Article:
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Math Help - Counting...

  1. #1
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    Post Counting...

    Well, hi.

    I've got a problem, I've been trying to solve it but every formula I try to make fails...

    Perhaps this is foolish and I'm not applying correctly the Permutations, Combinations and Factorials...but I don't get to the answer.

    The problem is:

    Let's Suppose that I'm a teacher, I take some notebooks from nine students, and I give them back. ¿How many ways are there to give back the notebooks in a way that no one receives his own notebook?

    What I do, naturally, is to reduce the problem, and try making a formula.

    I look what happens with four notebooks...I started looking how many ways there are...and I find there are 9 ways. With 3 notebooks there are only 2 ways. And with 2 there is only 1. No easy-looking pattern, so I can't make a formula that easy...

    Then I tried using a formula that I already know...the total quantity of ways to give back the notebooks is n!. Then the formula must be
    Counting...-n.png.

    When I try to use all of that I get a weird +...-... thing like n!-n!+(n-1)!-...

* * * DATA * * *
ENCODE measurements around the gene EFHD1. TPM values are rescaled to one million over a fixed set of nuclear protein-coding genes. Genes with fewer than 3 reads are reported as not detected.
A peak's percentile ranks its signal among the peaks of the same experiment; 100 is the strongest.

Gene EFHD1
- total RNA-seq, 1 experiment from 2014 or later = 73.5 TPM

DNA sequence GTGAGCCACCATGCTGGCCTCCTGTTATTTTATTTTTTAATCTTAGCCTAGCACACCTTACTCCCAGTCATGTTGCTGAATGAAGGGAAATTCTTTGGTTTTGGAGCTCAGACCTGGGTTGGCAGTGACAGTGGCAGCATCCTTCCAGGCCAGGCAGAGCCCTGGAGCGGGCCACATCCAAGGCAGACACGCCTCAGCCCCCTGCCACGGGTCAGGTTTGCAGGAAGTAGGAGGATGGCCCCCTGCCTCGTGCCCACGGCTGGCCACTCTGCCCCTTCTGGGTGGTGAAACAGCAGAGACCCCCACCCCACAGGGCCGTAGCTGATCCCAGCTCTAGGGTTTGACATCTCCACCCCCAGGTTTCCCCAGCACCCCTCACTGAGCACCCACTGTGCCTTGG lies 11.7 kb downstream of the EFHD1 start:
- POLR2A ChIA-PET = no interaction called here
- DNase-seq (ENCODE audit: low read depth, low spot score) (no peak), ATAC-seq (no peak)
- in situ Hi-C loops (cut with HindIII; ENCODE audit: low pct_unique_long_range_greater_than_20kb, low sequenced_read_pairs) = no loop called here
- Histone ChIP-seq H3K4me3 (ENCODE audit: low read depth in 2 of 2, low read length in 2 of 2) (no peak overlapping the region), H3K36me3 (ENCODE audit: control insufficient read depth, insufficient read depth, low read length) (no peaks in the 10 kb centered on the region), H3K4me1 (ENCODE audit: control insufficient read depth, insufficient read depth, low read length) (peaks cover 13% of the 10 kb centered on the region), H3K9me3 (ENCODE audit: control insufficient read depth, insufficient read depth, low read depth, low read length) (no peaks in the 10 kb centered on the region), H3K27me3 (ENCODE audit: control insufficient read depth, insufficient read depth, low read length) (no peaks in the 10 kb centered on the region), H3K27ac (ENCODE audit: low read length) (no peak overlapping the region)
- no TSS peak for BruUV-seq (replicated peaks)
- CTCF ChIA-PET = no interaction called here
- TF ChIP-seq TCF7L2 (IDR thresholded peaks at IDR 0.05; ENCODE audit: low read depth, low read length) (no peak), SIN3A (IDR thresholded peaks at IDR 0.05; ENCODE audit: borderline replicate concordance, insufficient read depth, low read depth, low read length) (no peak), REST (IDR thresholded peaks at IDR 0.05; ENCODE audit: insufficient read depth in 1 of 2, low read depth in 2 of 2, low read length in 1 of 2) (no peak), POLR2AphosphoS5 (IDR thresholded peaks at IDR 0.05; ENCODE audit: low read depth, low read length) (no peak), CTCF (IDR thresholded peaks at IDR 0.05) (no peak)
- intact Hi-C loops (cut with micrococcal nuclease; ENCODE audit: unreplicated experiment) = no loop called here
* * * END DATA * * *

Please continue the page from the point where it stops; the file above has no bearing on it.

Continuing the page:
But it's not exactly the formula...and I'm not sure if it really can be done like that...
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  2. #2
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    Re: Counting...

    Quote Originally Posted by Leviathantheesper View Post
    The problem is:
    [FONT=arial black]
    Let's Suppose that [FONT=arial]I'm a teacher, I take some notebooks from nine students, and I give them back. ¿How many ways are there to give back the notebooks in a way that no one receives his own notebook?
    What I do, naturally, is to reduce the problem, and try making a formula.
    I look what happens with four notebooks...I started looking how many ways there are...and I find there are 9 ways. With 3 notebooks there are only 2 ways. And with 2 there is only 1. No easy-looking pattern, so I can't make a formula that easy...

    This is known as the problem of derangement.
    I don't like the notation there, but it gives you the ideas.

    I like the formula: D(n) = (n!)\sum\limits_{k = 0}^n {\frac{{{{( - 1)}^{k }}}}{{k!}}}  \approx \frac{{n!}}{e}.
    Last edited by Plato; May 4th 2013 at 01:04 PM.
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